French citizen from Angola dies in US immigration custody

AFP Houston, United States Jan 02, 2020, 09.56 AM(IST)

File Photo: Immigration and Customs Enforcement (ICE) Acting Director Matt Albence speaks during a briefing at the White House in Washington, DC, on October 10, 2019. Photograph:( AFP )

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The death follows that of Nebane Abienwi, 37, of Cameroon, who ICE said died in its custody in San Diego, California in October after a brain haemorrhage.

A French citizen and native of Angola has died in the custody of US immigration agents, they said on Wednesday, the latest in a number of deaths during a US crackdown on illegal immigrants. 

A statement from Immigration and Customs Enforcement (ICE) identified the person only as "a 40-year-old native of Angola and citizen of France."

Also Watch: Fineprint: Angolan court freezes assets of Africa's richest woman

They said the person died on Sunday at a hospital in Albuquerque, New Mexico.

"An autopsy is pending to determine the official cause of death," ICE said, adding that French consular officials have been notified and "are attempting to locate the next of kin."

A French embassy spokeswoman said she could not elaborate "at this stage," beyond what is in the ICE statement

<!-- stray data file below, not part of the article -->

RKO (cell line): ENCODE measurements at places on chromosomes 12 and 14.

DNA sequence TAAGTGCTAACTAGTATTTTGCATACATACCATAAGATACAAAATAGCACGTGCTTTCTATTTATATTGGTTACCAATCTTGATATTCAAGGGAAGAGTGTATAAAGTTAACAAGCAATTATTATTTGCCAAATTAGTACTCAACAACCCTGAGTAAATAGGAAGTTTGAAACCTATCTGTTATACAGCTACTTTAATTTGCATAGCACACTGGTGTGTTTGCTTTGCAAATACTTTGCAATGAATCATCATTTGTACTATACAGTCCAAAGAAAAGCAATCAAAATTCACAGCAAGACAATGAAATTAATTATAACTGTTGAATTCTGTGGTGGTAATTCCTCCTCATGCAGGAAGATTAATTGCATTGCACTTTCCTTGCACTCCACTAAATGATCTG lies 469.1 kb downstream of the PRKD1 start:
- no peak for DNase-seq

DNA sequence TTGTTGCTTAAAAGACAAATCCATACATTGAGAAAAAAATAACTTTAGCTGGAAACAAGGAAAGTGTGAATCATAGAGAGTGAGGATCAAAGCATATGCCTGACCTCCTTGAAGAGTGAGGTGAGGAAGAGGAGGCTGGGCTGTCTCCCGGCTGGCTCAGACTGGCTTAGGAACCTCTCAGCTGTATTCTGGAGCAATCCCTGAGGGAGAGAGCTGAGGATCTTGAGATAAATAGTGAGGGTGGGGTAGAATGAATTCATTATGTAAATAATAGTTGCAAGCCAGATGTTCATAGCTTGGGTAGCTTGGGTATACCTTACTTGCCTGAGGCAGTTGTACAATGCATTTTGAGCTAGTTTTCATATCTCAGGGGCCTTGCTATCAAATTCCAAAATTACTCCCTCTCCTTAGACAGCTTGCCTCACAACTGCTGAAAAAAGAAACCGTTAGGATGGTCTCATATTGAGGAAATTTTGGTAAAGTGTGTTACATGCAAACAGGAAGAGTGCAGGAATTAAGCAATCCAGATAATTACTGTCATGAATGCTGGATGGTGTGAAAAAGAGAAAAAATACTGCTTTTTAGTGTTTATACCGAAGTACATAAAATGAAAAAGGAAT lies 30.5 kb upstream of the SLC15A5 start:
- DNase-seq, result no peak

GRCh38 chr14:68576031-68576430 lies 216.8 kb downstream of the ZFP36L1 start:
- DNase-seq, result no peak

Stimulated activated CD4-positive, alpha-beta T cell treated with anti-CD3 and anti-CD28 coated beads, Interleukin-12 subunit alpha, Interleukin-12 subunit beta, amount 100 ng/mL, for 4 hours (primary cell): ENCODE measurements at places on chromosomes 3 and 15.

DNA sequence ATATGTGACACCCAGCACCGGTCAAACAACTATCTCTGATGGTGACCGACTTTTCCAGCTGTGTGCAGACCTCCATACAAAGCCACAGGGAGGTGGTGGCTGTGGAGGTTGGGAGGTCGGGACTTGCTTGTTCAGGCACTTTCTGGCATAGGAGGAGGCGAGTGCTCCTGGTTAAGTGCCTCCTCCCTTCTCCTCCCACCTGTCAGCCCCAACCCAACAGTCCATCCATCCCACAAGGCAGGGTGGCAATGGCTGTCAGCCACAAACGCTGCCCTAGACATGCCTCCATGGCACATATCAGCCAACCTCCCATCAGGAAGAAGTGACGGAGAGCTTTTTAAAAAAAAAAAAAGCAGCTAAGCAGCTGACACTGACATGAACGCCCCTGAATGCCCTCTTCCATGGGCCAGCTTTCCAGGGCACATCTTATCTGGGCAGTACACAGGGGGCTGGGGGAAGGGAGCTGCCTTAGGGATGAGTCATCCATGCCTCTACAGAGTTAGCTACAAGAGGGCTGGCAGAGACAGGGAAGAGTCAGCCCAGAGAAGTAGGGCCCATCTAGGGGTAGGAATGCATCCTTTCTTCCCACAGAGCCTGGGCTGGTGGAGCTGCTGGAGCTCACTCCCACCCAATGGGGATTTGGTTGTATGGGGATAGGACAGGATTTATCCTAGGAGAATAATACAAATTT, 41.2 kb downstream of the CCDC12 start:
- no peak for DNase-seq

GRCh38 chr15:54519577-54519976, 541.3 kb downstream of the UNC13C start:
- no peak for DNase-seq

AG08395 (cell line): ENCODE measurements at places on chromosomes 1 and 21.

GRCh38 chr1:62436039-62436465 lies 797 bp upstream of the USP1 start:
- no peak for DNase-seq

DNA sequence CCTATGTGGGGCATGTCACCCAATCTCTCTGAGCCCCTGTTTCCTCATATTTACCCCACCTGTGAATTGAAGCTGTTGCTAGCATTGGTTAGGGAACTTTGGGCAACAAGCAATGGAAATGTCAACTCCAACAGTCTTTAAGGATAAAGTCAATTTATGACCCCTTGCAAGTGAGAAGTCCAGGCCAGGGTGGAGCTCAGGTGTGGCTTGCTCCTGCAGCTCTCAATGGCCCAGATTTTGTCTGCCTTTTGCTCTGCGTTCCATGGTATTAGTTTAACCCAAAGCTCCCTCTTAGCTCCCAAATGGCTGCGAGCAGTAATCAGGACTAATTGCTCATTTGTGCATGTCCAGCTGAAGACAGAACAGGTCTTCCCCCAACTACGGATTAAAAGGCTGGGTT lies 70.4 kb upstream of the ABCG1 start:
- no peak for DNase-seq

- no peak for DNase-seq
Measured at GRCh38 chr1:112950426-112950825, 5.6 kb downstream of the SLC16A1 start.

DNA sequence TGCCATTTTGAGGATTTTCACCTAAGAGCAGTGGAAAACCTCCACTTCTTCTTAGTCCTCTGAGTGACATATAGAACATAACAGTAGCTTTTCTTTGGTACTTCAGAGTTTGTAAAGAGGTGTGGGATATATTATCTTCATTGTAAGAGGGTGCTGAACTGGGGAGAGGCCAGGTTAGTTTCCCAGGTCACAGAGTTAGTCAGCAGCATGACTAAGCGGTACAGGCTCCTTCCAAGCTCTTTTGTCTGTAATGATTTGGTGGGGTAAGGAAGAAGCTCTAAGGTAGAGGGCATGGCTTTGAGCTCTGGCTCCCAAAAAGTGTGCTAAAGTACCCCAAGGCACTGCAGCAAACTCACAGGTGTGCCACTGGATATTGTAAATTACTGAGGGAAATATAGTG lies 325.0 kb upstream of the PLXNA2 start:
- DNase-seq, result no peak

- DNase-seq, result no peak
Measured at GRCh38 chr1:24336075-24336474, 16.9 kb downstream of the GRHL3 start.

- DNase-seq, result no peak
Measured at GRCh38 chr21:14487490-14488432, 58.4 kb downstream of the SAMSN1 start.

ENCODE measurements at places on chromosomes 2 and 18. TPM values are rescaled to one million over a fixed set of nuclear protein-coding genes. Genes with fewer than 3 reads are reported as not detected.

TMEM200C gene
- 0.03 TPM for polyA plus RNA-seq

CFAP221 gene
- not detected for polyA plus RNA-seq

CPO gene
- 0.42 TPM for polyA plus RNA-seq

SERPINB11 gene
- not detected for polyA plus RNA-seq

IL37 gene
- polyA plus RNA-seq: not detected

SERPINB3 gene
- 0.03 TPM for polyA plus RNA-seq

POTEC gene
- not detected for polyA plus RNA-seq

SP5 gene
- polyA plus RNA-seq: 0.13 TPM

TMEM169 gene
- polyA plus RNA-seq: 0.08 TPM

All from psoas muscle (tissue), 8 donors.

The death follows that of Nebane Abienwi, 37, of Cameroon, who ICE said died in its custody in San Diego, California in October after a brain haemorrhage.

Later that month a Cuban, Roylan Hernandez-Diaz, 53, died of an apparent suicide while in ICE custody in Louisiana, the agency said.

Between December 2018 and May 2019, five children from Guatemala died in detention after their apprehension by US border officers.

Clamping down on both legal and illegal immigration has been a central platform of US President Donald Trump's administration.

He has implemented numerous measures to curb a sharp increase in people crossing over the southern US border which overwhelmed the immigration system, but several of his policies on migrants have been blocked in court and sparked controversy. 

Human Rights Watch said the death of Hernandez-Diaz raised "disturbing questions about a system we know has failed to protect asylum seekers and other immigrants in its care over and over again."